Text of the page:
• Megann Horstead

Vigil pays tribute to ‘the mini-mayor of Oak Park’


As Lauren Johnson-Cheeks looked out July 27 at the crowd gathered at Scoville Park to pay tribute to her son, Andrew, she recalled the many times he would tell her he was the mini-mayor of Oak Park.

“I doubted him,” she said. “And now, I’m believing.”

Andrew, a 15-year-old Oak Park and River Forest High School student, died July 22 after a severe asthma attack. Lauren Johnson-Cheeks said he had been diagnosed with asthma when he was 18 months old.

A vigil, organized by the Suburban Unity Alliance, took place at the park near the Oak Park Public Library on Lake Street.

Oak Park resident Aisha Coleman, whose son Anthony was a close friend of Andrew’s, told the crowd she enjoyed having him as “a permanent fixture” in her house.

“Thank you for letting us have Andrew in our house,” she said. “Thank you for sharing him. He is never, ever going to leave our thoughts and prayers.”

During the vigil, the Johnson-Cheeks family was presented with Andrew’s basketball game jersey.

Andrew’s father, Jonathan Cheeks, said he was impressed by the effort made by friends and classmates to visit his son as he was in the hospital.

“They would come in mass loads,” he said.

After Andrew died, his family received many text messages, phone calls and Facebook messages, Cheeks said.

“It’s uplifting,” he said.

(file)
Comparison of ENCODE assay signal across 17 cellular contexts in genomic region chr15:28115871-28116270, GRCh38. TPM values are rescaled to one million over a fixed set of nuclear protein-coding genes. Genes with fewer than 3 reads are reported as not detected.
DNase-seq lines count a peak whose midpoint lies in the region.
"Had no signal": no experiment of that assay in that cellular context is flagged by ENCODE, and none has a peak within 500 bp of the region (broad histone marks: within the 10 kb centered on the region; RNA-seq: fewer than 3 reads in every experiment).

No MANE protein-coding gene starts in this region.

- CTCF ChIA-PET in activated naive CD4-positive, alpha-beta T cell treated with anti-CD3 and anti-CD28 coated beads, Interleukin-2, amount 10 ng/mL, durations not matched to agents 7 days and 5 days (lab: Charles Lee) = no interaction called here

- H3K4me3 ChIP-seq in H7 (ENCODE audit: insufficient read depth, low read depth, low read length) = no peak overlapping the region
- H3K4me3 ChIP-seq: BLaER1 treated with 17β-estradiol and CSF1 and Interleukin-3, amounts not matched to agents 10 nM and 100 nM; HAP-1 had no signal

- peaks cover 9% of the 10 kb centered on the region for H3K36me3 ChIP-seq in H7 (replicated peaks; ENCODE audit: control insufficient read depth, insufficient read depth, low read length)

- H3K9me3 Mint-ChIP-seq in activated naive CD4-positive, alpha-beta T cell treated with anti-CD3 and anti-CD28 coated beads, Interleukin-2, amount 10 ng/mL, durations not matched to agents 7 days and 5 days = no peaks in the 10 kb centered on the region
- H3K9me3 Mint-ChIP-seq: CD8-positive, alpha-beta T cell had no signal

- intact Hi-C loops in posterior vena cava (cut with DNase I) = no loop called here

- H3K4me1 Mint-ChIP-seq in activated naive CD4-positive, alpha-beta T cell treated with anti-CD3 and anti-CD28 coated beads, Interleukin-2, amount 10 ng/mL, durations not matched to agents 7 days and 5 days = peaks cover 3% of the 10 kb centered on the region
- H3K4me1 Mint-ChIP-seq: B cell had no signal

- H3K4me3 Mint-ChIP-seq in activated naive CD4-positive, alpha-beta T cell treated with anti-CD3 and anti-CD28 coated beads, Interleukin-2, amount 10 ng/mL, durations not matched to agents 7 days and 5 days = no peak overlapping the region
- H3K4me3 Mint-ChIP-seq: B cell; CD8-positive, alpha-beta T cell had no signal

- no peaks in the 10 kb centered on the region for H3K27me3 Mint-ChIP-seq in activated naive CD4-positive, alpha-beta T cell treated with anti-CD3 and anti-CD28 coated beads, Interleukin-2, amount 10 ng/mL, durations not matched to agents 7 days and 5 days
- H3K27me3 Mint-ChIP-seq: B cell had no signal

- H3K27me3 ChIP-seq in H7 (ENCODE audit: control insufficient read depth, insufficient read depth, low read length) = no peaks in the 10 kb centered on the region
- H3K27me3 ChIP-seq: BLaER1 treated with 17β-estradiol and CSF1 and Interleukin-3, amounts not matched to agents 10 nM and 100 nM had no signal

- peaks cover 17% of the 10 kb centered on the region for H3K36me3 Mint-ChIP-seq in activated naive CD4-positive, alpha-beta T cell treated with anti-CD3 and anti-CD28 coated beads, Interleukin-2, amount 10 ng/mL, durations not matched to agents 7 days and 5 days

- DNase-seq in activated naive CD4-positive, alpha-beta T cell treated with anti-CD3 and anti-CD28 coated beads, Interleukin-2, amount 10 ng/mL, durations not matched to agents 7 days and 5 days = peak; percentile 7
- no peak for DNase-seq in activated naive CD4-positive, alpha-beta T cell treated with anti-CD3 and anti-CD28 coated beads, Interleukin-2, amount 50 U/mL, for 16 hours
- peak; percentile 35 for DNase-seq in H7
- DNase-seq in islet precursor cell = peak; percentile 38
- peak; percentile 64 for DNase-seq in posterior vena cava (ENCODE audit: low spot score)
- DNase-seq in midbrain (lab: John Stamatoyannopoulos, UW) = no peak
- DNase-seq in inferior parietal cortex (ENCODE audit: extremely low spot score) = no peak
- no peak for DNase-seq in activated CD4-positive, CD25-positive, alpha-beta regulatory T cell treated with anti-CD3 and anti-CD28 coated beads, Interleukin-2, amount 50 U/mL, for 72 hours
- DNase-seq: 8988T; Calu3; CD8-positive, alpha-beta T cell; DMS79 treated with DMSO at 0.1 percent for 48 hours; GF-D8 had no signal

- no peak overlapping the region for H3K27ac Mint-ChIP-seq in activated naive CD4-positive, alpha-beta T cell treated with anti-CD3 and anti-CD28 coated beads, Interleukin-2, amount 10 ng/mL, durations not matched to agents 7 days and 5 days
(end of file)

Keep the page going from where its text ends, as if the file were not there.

Lauren Johnson-Cheeks was proud of the young man Andrew had become.

“He was on the right track,” she said.

Those at the vigil listened to music spun by a live DJ. The event also included speeches, spoken-word poetry and fellowship.

OPRF basketball coach Matt Maloney said he had admired Andrew’s grandfather “for years, and I saw that same charismatic smile, just a tremendous personality.”

“This guy raised everybody’s spirit every time he was around,” Maloney said.

The coach said he has known Andrew since the teen was in junior high.

“My heart goes out to the family and his friends, but I hope they can always find that one moment that they can look back and smile the way he did, and just laugh because that’s the type of kid he was,” he said.

Lauren Johnson-Cheeks said she sees a lot of herself in her son and the life he led.

“I think he took all the good parts of me and made them better,” she said.

She said it was great seeing the way the community came together to celebrate her son’s life.

“One of the reasons why I raised him out here was because I grew up out here, and I wanted him to have a community, not to be afraid to walk to the store or go to the library with his friends,” she said. “It has made what is a really difficult time a little bit more bearable, just seeing what kind of impact he made on the community at such a short age.”

Andrew is survived by his parents, in addition to many family members and friends, many of whom were at the vigil to celebrate his life.

“It helps me make it day to day, hearing the words of other people how they felt about him,” Lauren Johnson-Cheeks said.

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